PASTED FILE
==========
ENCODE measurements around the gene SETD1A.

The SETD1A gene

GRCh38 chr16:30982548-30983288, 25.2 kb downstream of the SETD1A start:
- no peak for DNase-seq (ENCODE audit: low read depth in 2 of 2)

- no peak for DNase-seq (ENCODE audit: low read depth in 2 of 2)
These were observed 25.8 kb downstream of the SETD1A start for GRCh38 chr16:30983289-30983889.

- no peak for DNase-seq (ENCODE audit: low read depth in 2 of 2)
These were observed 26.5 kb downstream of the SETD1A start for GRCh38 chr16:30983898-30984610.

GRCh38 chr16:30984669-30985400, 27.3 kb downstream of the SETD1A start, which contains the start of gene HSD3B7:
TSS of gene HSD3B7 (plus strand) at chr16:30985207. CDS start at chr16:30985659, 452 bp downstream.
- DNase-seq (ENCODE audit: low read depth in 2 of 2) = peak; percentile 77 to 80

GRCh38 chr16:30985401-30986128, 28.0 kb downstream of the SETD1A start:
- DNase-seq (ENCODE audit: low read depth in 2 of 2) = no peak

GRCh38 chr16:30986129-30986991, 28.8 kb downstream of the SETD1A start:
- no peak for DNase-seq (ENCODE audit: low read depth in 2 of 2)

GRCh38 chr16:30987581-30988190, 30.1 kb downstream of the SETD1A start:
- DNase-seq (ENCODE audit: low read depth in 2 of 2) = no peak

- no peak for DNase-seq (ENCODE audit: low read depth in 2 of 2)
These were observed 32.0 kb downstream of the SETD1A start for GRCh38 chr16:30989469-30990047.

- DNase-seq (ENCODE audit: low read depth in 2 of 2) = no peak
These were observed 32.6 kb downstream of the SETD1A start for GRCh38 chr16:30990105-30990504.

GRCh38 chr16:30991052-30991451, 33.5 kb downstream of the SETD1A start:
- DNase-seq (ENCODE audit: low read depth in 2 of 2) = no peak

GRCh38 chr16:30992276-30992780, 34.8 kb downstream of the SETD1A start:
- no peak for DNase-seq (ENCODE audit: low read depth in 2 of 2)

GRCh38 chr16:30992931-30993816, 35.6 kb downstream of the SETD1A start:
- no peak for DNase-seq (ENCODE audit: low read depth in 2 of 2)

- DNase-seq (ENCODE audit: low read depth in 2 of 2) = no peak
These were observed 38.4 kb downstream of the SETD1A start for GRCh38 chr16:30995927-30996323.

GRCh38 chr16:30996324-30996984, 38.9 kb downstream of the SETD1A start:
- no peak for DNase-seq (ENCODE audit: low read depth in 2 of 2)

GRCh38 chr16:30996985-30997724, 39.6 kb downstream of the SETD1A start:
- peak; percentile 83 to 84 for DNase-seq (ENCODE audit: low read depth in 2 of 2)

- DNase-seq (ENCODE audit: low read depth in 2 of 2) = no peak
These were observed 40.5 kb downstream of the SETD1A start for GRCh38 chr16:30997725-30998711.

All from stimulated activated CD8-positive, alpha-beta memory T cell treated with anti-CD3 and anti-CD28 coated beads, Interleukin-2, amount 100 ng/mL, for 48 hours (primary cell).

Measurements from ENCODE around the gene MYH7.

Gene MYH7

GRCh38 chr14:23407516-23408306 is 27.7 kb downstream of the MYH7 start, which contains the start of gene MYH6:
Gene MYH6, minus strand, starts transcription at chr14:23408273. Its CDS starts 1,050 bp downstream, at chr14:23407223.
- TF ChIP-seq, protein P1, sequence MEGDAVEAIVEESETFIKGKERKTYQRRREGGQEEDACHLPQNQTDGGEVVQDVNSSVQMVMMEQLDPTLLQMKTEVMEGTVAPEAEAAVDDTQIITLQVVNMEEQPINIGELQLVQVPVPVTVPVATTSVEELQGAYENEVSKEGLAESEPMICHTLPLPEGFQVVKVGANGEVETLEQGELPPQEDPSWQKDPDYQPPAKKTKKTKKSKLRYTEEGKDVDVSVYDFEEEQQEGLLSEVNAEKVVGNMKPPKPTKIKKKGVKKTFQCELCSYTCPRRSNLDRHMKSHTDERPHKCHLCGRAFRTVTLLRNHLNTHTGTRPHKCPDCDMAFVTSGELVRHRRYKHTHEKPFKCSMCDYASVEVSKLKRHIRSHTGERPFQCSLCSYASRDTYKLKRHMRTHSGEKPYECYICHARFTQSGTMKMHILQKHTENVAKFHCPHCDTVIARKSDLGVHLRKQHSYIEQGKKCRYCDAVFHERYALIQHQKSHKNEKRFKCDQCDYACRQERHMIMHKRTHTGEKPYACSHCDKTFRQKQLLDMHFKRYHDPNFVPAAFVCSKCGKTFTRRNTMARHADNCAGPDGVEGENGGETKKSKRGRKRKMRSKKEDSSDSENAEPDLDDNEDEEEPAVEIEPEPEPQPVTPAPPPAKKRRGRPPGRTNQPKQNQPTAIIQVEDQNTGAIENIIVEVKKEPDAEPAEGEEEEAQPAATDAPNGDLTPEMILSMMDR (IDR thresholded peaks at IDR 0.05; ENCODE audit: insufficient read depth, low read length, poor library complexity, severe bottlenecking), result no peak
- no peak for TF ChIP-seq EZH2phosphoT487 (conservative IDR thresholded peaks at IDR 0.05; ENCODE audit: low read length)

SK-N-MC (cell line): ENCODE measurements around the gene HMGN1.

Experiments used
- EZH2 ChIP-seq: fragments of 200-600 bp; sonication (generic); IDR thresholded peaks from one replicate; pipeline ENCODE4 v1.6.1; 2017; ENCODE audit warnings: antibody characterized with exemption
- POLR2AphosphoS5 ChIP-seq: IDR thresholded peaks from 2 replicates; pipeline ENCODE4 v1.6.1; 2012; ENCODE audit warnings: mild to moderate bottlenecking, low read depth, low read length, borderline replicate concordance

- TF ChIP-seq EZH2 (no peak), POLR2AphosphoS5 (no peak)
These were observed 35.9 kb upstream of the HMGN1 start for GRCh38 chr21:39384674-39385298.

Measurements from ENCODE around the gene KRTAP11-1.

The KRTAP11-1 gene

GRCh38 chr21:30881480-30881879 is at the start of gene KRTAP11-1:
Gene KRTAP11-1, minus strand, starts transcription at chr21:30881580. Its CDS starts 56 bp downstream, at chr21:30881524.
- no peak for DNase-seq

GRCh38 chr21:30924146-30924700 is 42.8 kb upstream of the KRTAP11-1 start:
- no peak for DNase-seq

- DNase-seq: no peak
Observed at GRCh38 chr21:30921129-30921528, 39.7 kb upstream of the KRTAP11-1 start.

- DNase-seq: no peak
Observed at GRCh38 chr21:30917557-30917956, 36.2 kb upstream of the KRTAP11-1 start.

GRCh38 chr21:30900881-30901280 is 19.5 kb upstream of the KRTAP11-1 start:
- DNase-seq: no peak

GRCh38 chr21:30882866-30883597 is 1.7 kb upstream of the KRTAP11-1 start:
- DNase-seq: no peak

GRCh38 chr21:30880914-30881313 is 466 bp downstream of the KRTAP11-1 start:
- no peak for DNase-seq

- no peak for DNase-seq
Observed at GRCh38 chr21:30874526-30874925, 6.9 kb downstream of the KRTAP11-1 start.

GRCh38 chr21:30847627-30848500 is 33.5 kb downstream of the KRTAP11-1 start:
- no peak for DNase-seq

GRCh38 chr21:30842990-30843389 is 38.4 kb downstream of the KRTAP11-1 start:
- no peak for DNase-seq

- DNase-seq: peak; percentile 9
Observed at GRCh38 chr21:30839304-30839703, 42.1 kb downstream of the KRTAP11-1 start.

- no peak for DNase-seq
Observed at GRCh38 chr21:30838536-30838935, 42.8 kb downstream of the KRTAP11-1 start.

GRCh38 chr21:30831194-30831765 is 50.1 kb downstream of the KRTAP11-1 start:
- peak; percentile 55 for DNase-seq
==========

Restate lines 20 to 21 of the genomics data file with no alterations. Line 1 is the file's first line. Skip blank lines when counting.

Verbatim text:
- DNase-seq (ENCODE audit: low read depth in 2 of 2) = no peak
These were observed 32.6 kb downstream of the SETD1A start for GRCh38 chr16:30990105-30990504.